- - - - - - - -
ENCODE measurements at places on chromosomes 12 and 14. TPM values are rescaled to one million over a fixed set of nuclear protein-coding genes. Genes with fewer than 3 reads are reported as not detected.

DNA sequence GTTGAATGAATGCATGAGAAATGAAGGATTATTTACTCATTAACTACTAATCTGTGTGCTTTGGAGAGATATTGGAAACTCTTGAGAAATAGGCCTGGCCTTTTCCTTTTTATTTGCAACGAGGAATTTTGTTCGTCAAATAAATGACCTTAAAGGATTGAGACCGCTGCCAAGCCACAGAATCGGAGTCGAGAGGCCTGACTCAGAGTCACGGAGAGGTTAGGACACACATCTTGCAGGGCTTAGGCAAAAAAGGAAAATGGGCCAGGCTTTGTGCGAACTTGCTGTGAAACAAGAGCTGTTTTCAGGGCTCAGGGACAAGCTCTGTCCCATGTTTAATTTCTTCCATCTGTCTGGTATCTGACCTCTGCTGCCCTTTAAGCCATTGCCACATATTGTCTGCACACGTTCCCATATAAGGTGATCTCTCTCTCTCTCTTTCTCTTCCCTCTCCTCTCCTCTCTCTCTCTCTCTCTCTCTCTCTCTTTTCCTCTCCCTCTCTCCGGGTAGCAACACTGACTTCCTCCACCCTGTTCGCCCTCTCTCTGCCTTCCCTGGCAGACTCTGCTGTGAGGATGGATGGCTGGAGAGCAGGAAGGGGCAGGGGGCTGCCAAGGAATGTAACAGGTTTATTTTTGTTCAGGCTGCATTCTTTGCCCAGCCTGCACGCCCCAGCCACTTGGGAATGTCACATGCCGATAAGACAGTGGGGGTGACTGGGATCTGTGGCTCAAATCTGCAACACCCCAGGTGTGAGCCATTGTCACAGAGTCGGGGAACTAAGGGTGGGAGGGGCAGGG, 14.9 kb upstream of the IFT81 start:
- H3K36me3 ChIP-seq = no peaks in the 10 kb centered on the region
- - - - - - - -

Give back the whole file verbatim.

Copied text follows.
ENCODE measurements at places on chromosomes 12 and 14. TPM values are rescaled to one million over a fixed set of nuclear protein-coding genes. Genes with fewer than 3 reads are reported as not detected.

DNA sequence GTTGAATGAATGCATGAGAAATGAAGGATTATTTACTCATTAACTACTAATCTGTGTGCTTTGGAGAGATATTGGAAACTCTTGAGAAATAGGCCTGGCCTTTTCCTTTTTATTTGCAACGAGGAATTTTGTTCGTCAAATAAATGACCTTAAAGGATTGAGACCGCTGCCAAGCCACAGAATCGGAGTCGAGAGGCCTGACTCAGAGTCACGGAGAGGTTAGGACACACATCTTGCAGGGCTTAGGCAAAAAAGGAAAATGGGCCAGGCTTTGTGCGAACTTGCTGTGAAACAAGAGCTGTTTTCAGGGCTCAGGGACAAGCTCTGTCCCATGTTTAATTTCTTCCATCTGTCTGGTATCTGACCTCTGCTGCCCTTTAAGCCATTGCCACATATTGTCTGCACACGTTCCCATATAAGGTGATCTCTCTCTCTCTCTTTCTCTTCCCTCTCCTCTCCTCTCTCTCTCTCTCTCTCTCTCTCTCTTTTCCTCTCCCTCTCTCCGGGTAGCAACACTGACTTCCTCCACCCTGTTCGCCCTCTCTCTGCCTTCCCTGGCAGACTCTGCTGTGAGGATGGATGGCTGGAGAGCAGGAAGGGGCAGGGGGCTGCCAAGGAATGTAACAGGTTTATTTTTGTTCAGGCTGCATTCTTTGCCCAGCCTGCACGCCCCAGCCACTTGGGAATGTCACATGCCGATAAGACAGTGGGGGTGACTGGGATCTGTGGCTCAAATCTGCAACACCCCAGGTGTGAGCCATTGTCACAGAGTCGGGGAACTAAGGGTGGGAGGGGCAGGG, 14.9 kb upstream of the IFT81 start:
- H3K36me3 ChIP-seq = no peaks in the 10 kb centered on the region